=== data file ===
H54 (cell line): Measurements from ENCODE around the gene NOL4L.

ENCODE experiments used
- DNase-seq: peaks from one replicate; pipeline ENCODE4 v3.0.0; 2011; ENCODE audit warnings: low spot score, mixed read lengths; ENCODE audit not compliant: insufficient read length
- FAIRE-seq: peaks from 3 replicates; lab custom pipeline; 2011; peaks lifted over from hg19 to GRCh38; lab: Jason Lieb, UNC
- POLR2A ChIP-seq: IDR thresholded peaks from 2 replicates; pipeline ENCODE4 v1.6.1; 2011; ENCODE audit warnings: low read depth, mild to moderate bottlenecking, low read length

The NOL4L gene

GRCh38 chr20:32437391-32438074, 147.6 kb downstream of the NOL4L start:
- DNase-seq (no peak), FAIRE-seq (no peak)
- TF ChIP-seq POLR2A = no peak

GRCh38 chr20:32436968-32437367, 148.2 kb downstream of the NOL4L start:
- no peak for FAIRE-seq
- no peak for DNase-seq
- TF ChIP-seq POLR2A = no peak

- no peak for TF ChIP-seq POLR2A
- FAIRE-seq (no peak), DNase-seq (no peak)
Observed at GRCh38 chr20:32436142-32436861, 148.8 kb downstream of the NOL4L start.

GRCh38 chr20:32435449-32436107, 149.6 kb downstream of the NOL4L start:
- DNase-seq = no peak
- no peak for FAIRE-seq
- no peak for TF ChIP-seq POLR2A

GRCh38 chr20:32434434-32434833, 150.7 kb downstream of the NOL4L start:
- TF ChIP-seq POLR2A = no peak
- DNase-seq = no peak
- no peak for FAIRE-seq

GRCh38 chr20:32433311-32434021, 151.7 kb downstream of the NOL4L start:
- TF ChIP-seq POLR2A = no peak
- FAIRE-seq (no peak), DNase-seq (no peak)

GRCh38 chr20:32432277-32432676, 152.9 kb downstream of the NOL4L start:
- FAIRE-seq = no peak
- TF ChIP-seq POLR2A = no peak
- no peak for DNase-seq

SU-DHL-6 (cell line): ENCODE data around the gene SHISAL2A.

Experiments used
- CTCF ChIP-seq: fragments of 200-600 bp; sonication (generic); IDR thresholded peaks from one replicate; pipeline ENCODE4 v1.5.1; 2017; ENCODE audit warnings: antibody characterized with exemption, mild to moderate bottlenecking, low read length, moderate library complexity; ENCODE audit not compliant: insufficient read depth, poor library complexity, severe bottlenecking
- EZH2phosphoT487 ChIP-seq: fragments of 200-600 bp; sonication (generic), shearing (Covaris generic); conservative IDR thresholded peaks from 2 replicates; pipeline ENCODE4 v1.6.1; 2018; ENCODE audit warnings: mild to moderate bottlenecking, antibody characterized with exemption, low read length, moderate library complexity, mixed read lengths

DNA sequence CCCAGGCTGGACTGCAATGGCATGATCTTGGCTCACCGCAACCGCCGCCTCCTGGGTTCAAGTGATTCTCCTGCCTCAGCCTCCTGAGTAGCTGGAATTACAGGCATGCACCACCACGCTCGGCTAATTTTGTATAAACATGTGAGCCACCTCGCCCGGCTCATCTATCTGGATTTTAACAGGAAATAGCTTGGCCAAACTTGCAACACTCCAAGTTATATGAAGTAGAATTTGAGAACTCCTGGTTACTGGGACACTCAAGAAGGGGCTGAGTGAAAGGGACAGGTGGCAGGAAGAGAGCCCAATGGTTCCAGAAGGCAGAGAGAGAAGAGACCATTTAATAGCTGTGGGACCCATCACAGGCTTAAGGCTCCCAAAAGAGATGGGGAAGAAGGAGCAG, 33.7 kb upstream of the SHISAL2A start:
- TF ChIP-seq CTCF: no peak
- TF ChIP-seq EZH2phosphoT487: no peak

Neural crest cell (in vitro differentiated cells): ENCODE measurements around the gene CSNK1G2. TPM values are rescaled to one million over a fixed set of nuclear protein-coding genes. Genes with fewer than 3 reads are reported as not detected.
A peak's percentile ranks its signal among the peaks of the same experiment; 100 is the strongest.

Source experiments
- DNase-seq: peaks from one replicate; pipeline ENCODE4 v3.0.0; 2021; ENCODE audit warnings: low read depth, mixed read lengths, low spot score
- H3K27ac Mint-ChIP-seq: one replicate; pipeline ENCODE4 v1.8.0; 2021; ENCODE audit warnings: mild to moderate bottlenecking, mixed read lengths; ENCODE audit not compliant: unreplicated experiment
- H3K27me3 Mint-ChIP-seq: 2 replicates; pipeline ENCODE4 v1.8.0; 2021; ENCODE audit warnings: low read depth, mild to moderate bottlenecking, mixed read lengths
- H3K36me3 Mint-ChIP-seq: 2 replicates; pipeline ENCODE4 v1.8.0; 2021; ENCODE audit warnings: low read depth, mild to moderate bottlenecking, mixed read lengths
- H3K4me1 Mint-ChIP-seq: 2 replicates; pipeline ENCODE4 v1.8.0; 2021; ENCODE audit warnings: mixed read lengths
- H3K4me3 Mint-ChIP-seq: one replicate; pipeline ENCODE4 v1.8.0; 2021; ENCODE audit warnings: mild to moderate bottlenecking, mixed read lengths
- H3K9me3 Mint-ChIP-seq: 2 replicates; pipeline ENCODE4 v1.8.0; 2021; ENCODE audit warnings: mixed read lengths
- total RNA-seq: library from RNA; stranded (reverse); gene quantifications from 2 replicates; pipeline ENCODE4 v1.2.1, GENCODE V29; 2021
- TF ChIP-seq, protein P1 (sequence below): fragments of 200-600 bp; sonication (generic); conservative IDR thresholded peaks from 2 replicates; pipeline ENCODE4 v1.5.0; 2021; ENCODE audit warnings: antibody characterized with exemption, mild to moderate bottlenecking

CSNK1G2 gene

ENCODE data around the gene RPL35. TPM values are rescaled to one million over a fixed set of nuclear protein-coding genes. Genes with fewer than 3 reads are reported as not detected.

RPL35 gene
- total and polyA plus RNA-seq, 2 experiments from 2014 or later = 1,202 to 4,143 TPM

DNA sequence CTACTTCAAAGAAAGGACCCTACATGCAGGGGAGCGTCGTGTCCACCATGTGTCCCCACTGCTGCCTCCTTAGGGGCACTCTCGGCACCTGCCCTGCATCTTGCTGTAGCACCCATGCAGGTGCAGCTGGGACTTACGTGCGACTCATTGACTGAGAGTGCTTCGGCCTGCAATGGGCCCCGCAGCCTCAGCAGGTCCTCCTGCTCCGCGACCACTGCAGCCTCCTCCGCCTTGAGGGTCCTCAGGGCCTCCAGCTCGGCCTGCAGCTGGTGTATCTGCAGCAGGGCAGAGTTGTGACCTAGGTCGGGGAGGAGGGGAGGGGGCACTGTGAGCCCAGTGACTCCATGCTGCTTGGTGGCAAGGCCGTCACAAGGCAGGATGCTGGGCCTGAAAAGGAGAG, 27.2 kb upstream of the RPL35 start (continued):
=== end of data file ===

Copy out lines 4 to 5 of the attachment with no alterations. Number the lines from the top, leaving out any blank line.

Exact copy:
- FAIRE-seq: peaks from 3 replicates; lab custom pipeline; 2011; peaks lifted over from hg19 to GRCh38; lab: Jason Lieb, UNC
- POLR2A ChIP-seq: IDR thresholded peaks from 2 replicates; pipeline ENCODE4 v1.6.1; 2011; ENCODE audit warnings: low read depth, mild to moderate bottlenecking, low read length